One topic that people always ask astronomers about is black holes. These seemingly mysterious and bizarre objects are known to gobble up everything around them, even light, and physics as we know it cannot accurately describe what goes on inside.
From the outside, however, we consider black holes to be pretty simple objects, described completely by their mass, or size, spin and charge. This is often called the "no-hair" theorem of black holes.
For the most part, something that massive is almost certainly neutral, so astronomers really only care about how big a black hole is and how fast it is spinning.
As you might imagine, actually measuring these quantities can be a bit tricky, as by definition the black hole doesn't give off any light of its own. But researchers are pretty darn clever, and three recent papers detail the precise experiments to measure these quantities with telescopes that range across the electromagnetic spectrum for the Cygnus X-1 system. This binary system is composed of a black hole and a massive blue giant star.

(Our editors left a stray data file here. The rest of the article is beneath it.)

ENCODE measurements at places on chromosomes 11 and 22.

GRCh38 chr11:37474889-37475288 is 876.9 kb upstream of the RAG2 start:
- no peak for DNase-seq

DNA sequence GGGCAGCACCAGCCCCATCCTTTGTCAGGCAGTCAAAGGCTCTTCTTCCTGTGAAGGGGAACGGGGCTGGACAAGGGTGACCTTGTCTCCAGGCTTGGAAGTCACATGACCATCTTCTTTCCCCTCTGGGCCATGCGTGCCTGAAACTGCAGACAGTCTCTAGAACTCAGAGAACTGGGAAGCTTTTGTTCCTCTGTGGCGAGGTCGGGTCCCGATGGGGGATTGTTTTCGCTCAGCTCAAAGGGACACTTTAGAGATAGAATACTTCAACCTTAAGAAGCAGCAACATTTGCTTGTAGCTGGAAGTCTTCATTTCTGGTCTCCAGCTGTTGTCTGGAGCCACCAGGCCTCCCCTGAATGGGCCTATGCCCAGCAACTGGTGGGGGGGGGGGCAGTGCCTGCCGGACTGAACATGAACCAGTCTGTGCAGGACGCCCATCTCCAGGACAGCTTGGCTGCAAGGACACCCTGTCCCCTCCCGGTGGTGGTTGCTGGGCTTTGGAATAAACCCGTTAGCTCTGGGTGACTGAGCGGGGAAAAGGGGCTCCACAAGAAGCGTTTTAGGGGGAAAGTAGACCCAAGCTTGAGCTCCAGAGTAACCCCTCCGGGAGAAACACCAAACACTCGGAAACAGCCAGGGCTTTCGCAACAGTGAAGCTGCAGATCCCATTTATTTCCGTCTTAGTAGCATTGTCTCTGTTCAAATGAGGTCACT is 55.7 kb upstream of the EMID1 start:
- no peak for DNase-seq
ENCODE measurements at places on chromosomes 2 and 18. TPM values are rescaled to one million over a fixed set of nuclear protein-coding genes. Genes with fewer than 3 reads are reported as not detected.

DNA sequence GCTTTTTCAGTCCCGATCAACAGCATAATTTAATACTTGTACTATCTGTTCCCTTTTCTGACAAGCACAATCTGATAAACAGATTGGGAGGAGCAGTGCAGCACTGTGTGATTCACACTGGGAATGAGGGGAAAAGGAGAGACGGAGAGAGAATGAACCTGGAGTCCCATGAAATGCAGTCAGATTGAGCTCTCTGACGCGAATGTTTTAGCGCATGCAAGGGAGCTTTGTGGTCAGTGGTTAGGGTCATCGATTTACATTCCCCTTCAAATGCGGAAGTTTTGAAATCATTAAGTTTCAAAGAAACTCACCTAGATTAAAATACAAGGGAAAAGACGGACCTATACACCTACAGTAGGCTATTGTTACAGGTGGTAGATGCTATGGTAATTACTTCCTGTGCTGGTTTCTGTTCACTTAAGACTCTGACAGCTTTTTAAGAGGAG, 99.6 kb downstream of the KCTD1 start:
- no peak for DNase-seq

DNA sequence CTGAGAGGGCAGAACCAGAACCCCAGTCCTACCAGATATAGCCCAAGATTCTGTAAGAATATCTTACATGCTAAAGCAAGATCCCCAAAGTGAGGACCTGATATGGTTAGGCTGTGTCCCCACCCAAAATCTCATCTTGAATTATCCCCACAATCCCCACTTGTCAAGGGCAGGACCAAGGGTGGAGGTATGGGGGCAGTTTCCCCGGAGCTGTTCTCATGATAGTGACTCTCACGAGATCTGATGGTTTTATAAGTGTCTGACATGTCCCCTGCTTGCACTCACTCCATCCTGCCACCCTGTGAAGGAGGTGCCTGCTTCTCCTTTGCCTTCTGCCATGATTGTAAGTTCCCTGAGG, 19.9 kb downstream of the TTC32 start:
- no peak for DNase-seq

One of the most difficult quantities to measure in astronomy is the distance to an object. Though we can pinpoint objects in the sky with high accuracy, we can't say much for the actual physics of the object until we know how far away it is.
One of the most basic tools of distance measurement is "trigonometric parallax." This method uses observations of some astronomical object from when the Earth is at different places in its orbit, and a bit of geometry, to figure out the distance to an object.